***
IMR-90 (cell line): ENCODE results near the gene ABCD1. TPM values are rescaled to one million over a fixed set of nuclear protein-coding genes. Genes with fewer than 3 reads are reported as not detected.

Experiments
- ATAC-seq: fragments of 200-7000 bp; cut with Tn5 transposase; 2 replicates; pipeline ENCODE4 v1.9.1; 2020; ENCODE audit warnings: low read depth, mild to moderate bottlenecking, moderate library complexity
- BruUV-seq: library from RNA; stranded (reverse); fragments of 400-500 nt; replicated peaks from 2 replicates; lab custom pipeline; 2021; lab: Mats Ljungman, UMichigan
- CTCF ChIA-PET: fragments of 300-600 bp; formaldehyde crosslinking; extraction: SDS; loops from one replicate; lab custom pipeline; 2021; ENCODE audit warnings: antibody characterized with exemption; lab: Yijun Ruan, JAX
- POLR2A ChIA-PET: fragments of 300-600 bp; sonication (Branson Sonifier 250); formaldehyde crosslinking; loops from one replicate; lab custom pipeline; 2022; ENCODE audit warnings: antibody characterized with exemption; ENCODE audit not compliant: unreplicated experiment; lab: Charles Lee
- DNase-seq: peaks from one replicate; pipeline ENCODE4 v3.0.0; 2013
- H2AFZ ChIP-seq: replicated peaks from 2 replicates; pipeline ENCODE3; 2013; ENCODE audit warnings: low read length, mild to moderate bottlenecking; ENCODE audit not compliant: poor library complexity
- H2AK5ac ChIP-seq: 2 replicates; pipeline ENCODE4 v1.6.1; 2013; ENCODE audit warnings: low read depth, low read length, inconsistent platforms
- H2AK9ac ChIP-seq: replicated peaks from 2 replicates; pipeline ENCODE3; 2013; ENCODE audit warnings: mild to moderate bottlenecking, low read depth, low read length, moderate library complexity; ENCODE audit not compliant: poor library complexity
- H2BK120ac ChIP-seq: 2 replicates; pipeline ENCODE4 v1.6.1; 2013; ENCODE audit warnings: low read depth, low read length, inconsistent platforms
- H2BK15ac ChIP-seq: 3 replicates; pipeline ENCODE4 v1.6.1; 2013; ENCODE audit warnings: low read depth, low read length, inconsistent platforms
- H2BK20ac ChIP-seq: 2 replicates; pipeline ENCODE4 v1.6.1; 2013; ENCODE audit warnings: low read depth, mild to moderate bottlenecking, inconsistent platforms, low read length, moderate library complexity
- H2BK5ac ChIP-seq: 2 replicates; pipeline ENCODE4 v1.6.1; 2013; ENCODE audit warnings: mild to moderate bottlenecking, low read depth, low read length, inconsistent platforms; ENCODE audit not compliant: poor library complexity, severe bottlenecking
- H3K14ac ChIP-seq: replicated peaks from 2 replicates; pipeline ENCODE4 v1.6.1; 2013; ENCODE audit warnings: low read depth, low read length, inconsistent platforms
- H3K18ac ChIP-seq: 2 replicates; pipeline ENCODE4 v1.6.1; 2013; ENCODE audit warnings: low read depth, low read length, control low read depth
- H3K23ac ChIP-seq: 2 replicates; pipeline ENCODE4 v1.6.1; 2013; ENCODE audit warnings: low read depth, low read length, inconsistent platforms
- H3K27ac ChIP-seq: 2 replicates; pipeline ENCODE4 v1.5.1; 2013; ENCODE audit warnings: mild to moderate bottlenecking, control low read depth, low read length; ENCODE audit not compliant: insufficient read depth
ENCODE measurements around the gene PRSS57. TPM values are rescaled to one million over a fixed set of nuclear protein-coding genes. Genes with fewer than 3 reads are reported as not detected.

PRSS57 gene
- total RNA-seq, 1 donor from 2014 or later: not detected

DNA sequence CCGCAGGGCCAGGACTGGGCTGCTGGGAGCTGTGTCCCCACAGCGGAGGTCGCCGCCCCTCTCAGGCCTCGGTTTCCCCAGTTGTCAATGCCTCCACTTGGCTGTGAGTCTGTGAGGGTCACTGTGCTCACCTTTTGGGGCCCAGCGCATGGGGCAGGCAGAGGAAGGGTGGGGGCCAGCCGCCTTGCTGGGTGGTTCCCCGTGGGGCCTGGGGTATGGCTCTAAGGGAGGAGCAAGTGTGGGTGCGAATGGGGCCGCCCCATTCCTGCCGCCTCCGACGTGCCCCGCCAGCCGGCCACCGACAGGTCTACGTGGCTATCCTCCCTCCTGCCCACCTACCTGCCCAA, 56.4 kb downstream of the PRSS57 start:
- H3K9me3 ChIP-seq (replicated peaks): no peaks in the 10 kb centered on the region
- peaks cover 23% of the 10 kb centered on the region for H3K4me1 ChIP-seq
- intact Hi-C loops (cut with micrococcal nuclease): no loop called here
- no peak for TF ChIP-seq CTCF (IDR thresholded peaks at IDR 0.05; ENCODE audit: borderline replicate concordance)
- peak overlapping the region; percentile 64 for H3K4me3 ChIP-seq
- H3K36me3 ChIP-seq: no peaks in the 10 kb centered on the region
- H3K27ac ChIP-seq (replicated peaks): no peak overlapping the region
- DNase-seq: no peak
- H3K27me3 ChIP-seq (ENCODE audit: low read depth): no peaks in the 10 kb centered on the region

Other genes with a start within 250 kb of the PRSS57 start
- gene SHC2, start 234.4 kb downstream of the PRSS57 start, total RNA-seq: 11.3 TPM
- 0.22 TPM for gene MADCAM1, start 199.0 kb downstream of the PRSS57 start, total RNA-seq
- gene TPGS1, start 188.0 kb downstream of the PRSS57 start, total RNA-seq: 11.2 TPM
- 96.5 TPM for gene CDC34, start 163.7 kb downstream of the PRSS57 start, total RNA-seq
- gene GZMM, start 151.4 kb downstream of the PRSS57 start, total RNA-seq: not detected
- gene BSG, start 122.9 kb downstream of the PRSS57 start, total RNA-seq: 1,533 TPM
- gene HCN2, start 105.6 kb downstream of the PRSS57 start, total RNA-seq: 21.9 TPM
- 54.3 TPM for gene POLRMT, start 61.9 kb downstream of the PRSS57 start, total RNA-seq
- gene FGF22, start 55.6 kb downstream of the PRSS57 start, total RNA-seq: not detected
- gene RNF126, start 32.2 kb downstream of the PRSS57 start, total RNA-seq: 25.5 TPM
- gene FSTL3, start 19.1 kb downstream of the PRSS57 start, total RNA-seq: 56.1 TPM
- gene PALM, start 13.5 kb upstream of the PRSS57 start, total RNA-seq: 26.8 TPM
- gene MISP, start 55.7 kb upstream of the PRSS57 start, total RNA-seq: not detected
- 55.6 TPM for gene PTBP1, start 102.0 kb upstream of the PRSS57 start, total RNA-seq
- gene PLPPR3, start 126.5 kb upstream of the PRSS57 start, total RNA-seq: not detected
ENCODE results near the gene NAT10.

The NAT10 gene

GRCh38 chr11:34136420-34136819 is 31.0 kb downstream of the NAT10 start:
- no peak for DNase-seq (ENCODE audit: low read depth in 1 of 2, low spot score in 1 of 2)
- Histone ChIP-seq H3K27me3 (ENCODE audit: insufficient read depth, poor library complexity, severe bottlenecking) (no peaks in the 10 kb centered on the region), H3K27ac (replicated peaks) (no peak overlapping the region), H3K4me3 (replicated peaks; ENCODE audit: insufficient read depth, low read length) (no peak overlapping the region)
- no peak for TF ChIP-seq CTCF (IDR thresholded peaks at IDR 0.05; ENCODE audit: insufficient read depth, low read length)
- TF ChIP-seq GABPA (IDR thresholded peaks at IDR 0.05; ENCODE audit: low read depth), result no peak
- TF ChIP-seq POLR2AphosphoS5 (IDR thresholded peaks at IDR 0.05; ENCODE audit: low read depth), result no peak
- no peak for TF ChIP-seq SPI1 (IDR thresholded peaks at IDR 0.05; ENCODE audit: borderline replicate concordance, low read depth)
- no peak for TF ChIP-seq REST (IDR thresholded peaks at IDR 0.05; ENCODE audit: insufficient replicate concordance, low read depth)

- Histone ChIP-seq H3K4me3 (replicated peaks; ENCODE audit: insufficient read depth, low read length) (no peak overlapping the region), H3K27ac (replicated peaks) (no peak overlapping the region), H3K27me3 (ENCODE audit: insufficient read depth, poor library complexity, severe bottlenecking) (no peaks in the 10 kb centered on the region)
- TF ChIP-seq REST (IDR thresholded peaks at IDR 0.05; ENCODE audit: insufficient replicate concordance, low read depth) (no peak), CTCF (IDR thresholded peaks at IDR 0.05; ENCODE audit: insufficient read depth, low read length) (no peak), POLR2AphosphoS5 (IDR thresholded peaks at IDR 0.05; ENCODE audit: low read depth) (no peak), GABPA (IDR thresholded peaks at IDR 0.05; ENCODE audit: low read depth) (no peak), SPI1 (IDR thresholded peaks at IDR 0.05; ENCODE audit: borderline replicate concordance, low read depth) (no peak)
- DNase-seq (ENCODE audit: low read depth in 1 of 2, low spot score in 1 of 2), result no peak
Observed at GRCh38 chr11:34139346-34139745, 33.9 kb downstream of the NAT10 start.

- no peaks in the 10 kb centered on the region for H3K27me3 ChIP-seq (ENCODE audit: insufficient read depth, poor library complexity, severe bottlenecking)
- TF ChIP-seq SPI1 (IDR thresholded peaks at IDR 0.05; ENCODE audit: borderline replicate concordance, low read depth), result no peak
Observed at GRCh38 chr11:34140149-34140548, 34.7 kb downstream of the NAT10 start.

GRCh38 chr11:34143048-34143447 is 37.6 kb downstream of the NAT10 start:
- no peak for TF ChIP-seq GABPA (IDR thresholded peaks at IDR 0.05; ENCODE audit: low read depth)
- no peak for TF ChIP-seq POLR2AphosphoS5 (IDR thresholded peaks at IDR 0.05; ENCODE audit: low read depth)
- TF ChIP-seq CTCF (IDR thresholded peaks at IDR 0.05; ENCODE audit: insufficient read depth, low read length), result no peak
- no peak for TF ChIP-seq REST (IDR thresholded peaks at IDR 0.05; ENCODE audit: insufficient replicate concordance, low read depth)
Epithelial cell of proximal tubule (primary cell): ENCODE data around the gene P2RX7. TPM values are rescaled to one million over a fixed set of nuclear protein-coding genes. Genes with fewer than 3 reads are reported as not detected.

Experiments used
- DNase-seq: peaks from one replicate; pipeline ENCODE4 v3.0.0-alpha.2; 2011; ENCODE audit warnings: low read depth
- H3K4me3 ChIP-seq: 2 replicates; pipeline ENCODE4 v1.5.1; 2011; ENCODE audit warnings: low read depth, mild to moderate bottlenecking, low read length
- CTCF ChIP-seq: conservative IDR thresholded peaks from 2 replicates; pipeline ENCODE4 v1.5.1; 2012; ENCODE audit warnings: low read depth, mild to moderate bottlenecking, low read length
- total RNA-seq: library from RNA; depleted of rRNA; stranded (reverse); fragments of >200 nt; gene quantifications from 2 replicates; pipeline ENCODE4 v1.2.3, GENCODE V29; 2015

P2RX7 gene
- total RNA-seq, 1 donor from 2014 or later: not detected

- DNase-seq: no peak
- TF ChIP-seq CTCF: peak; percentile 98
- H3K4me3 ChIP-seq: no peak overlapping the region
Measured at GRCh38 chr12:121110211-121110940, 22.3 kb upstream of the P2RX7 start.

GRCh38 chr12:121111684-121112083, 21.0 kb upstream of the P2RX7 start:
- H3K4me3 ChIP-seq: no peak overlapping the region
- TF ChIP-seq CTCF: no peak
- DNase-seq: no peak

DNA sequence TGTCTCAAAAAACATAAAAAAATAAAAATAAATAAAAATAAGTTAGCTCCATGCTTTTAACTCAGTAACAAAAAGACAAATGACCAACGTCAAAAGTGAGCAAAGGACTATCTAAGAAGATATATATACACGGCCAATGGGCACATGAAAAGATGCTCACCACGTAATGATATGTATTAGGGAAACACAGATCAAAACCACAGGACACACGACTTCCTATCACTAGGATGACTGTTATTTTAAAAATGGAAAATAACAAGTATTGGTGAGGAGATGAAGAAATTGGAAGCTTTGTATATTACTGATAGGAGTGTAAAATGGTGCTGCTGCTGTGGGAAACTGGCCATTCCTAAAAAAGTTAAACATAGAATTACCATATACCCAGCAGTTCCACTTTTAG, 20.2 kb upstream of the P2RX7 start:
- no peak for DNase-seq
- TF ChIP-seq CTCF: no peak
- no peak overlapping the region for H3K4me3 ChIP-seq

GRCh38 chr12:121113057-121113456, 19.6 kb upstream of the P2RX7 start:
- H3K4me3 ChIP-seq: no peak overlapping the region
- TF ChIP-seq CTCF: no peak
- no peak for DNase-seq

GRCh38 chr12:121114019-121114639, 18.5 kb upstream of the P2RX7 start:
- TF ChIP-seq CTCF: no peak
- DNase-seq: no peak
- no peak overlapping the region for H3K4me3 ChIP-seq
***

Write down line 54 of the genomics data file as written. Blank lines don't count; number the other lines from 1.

- TF ChIP-seq GABPA (IDR thresholded peaks at IDR 0.05; ENCODE audit: low read depth), result no peak